So you want to travel from England to France with your dog? Or from France to England you say? Or maybe even from England to the Netherlands. Well, I got you covered!
I just wrapped up a trip from France and I’m now returning to the United Kingdom and on my way I’m visiting the port city of Dunkirk. But before I embark on the ferry ride, I’d like to share what it’s like to go on this ferry ride as well as the other little things you need to do.
So we should first talk about the few ways in which people travel between England and France as well as the rest of Europe. This way you’ll understand as to why the ferry and the channel tunnel are really the only ways (for now) to travel back and forth between UK and France, with a dog.
Planes: I wish I can just hop on a plane and sit in the cabin with my human while eating microwaved airplane food for a quick flight to Paris, but alas, the United Kingdom has strict rules on pets entering the country due to rabies. So unless you’re a guide dog, it’s unlikely you will be able to enter via the airplane cabin. Unless…you’re a master of disguise then you can train your pug or whatever you have, to be a guide dog. Joking!
But, there is good news! If you’re traveling from UK to France, and beyond, and if your dog is small enough to fit under a seat in the cabin, then you can travel in a plane. Not so good for us bigger dogs though.
Trains: I love trains. In fact, I can take trains anywhere in the UK. Also a fact, I can take them anywhere in France! But, and this is a big BUT, you cannot take them between UK and France. Which is a bit crazy. The Eurostar is the only train that travels between UK to France. From what I understand, it comes down to the UK’s strict rules on rabies as well as the Eurostar train’s own rules.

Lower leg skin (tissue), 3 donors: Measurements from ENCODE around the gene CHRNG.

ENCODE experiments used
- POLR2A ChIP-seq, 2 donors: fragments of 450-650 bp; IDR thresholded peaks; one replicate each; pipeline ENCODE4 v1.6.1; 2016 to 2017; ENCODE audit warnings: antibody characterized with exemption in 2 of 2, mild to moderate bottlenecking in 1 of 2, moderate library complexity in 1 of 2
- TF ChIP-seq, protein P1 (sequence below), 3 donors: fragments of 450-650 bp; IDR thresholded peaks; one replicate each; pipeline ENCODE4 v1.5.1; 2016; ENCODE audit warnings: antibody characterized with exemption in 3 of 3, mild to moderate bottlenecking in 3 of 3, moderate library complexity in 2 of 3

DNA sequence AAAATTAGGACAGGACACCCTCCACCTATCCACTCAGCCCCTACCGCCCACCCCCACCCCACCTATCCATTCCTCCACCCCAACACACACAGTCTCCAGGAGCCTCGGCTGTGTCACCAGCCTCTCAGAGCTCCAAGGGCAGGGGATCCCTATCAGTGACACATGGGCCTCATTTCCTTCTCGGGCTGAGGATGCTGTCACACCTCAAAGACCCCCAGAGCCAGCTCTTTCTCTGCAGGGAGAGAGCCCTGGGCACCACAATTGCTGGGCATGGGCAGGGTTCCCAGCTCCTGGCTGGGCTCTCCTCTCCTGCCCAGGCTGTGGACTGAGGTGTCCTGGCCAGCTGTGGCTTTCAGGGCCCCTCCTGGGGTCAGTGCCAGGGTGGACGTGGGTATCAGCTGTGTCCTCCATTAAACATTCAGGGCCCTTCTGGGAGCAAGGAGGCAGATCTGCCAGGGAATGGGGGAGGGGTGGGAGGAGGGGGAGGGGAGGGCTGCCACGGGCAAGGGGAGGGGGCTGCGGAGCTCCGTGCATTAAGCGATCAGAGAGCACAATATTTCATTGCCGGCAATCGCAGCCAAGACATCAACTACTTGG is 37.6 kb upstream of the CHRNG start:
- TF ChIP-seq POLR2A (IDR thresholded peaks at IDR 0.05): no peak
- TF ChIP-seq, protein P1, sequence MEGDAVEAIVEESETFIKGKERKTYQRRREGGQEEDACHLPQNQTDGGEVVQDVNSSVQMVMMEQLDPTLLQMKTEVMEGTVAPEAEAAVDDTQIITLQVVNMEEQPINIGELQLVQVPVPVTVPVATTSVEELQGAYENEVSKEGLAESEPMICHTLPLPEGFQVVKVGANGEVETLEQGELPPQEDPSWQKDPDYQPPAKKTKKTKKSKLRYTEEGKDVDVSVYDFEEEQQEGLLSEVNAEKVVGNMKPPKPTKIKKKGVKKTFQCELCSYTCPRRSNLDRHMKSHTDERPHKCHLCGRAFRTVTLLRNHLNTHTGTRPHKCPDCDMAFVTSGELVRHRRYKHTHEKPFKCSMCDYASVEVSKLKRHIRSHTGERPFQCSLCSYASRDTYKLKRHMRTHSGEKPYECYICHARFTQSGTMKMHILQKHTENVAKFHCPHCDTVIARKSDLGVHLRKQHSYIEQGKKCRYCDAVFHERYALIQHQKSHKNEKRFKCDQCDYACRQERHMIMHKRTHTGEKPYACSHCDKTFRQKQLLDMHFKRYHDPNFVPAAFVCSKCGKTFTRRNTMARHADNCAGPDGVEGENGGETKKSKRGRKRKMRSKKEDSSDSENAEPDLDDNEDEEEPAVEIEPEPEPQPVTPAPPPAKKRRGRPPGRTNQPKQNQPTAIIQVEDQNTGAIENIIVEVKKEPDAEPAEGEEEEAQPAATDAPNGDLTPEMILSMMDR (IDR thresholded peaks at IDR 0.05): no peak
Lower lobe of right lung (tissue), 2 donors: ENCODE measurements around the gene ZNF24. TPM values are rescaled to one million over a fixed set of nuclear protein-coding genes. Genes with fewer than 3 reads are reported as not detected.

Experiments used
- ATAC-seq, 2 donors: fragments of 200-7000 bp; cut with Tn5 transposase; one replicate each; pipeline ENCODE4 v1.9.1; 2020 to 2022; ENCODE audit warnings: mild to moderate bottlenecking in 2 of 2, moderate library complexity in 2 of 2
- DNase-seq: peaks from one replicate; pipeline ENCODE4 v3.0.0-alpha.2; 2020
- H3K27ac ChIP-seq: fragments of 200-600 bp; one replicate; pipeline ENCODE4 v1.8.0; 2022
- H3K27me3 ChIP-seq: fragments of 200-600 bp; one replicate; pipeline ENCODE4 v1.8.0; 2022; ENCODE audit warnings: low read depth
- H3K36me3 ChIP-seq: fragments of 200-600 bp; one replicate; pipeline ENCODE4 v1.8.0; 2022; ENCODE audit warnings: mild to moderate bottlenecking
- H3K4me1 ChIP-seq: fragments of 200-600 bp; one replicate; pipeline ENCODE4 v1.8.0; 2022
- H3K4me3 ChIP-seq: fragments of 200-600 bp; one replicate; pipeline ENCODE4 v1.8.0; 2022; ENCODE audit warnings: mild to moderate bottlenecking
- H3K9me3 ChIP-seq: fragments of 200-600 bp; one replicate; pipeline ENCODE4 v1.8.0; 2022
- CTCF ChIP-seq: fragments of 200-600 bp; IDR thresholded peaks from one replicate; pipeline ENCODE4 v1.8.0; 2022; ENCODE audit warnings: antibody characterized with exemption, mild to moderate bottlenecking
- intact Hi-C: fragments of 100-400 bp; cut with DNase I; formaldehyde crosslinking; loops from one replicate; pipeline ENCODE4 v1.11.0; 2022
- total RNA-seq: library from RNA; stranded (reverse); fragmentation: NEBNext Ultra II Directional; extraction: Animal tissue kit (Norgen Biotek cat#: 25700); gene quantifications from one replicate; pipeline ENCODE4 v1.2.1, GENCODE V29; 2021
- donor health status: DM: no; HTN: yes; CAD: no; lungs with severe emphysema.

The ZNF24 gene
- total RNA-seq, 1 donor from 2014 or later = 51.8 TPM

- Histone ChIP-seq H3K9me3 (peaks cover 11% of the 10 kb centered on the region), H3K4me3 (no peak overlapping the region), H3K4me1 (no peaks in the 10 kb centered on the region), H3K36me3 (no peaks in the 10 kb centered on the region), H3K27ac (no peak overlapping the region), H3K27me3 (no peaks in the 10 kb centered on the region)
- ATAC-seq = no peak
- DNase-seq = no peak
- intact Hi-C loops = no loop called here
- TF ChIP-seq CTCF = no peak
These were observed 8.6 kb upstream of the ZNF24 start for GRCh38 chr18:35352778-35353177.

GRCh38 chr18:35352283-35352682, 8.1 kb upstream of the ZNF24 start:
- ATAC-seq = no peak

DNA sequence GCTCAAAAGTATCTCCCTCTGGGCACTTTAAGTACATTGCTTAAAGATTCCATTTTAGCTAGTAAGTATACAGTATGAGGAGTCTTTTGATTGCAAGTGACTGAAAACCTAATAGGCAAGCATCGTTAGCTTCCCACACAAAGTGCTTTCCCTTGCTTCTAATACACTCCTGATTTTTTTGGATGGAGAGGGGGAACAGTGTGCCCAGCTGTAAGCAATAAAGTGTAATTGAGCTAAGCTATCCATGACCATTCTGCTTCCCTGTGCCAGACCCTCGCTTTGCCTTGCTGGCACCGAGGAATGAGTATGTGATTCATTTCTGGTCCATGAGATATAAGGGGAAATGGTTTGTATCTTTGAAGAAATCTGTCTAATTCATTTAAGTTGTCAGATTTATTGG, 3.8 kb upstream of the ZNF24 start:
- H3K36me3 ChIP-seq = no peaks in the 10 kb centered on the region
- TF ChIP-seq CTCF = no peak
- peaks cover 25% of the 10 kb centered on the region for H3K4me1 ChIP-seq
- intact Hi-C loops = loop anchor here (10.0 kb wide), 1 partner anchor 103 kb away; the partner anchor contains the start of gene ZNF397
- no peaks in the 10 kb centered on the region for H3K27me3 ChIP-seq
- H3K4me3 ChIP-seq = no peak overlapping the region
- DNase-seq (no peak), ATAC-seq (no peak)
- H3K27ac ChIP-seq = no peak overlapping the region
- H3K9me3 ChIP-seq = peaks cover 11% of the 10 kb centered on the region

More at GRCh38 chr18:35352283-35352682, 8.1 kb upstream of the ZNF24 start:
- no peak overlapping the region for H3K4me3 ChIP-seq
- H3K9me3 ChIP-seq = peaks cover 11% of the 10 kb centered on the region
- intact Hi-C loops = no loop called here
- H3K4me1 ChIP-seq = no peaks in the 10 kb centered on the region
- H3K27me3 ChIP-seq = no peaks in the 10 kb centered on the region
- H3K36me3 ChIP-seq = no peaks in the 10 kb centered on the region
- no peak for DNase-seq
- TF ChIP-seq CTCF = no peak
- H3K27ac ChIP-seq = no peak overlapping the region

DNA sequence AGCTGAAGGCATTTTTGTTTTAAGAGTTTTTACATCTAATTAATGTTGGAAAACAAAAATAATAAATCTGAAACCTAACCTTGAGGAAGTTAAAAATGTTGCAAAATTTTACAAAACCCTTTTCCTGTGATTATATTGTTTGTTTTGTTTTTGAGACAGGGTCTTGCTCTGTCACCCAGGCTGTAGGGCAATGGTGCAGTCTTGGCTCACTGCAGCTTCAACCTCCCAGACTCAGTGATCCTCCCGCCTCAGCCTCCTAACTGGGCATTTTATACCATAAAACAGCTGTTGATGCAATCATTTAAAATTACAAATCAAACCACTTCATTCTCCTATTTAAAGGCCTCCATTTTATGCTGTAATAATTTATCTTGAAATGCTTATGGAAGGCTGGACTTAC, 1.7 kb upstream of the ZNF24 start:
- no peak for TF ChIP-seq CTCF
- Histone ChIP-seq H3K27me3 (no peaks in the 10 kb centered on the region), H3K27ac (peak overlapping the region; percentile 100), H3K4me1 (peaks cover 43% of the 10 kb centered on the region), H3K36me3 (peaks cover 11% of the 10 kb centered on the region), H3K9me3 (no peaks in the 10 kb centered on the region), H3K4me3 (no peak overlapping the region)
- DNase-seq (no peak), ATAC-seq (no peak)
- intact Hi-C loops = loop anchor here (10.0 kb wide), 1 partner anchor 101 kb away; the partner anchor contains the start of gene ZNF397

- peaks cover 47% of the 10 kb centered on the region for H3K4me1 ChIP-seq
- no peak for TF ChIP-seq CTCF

Bus: See trains. As much as I love trains, with a dog, you cannot go between the two countries in a bus. Unless you’re a guide dog. (My disguise idea sounds better and better now).
Cars: Cars, the greatest invention ever! After pizza, I mean, duh! I love car rides and especially when I get to stick my head out of the window and feel the wind…until a bug hits me in the face. Anyway, traveling between France and England with a car is a piece of cake!
You can take the channel tunnel in Folkestone, which takes about half an hour or a little more. Now, technically, the Channel Tunnel, or Chunnel, is a train ride, but you must have a car (or book a taxi, more on that below), in order to get on the train. The tunnel ride goes by quickly so you can stay in your car with your dog. And no, unfortunately, you won’t be able to see any fish while you cross the English Channel, I asked too.
Another option by car is the car ferry, which you can take from various points. Me and Danny have booked cars several times and have embarked on many ferry crossings! It’s easy.
The quickest route and also the busiest, is the Calais, FR to Dover, UK route. It’s only about an hour. There’s also the Dover to Dunkirk one nearby. As I said there’s quite a few all over the country! Check with the many ferry websites out there (some listed below). We usually book via DFDS Seaways, which is awesome!